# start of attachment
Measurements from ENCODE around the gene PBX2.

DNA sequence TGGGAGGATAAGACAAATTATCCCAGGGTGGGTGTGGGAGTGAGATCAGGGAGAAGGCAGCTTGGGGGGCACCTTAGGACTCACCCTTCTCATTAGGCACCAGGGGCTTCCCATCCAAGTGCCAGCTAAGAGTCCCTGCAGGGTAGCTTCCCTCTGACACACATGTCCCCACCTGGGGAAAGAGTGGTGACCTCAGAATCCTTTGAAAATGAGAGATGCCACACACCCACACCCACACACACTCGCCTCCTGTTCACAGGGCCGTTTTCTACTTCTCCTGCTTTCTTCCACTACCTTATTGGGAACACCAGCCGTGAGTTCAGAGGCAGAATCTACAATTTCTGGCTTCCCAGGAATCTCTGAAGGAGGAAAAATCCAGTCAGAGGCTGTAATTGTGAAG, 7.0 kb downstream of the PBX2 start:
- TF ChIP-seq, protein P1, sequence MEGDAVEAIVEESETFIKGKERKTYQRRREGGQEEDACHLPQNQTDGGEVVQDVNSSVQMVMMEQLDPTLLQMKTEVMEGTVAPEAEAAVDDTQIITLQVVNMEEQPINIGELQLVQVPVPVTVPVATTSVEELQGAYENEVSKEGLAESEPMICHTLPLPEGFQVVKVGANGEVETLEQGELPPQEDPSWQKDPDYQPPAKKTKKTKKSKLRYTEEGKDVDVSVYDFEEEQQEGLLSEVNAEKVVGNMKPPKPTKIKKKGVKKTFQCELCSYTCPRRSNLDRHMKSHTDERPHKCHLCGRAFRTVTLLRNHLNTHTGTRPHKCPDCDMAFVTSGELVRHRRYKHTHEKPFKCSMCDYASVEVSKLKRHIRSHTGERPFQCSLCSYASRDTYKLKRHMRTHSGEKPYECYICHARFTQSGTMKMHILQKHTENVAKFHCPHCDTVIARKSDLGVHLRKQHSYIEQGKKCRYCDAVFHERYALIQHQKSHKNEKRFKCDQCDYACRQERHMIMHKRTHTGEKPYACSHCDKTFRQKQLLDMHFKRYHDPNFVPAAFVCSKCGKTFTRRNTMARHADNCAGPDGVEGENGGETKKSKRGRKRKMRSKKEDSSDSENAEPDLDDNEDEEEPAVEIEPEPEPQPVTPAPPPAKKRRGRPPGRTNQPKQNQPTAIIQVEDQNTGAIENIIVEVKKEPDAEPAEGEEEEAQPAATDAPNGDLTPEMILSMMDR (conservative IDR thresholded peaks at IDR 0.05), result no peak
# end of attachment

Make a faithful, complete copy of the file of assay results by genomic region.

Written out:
Measurements from ENCODE around the gene PBX2.

DNA sequence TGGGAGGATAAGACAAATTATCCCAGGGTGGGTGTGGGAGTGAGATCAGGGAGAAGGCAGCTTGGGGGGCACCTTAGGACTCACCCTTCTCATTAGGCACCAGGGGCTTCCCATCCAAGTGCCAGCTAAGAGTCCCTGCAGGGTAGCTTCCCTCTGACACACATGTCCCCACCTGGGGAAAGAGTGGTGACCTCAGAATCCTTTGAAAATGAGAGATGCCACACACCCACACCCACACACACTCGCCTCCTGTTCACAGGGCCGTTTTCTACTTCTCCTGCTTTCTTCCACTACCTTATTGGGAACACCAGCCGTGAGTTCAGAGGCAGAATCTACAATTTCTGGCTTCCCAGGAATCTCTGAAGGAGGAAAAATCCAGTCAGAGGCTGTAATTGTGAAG, 7.0 kb downstream of the PBX2 start:
- TF ChIP-seq, protein P1, sequence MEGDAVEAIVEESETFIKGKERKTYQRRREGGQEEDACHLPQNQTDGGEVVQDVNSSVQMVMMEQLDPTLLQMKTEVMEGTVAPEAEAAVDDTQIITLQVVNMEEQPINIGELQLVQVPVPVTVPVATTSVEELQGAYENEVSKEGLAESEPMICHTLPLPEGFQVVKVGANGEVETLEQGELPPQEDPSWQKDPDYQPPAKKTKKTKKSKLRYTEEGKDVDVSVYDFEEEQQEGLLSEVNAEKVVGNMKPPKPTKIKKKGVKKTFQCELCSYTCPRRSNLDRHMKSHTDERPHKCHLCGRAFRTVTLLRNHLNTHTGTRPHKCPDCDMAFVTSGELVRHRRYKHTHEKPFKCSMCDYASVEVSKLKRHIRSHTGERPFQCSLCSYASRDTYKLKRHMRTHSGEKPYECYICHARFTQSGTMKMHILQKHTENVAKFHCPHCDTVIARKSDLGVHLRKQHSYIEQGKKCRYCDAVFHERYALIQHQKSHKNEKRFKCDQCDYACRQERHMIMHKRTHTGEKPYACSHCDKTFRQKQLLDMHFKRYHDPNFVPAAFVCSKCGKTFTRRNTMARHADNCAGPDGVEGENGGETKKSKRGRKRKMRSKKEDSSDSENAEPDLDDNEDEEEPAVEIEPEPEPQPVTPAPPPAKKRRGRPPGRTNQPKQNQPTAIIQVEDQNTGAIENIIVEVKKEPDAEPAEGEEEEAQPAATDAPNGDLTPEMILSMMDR (conservative IDR thresholded peaks at IDR 0.05), result no peak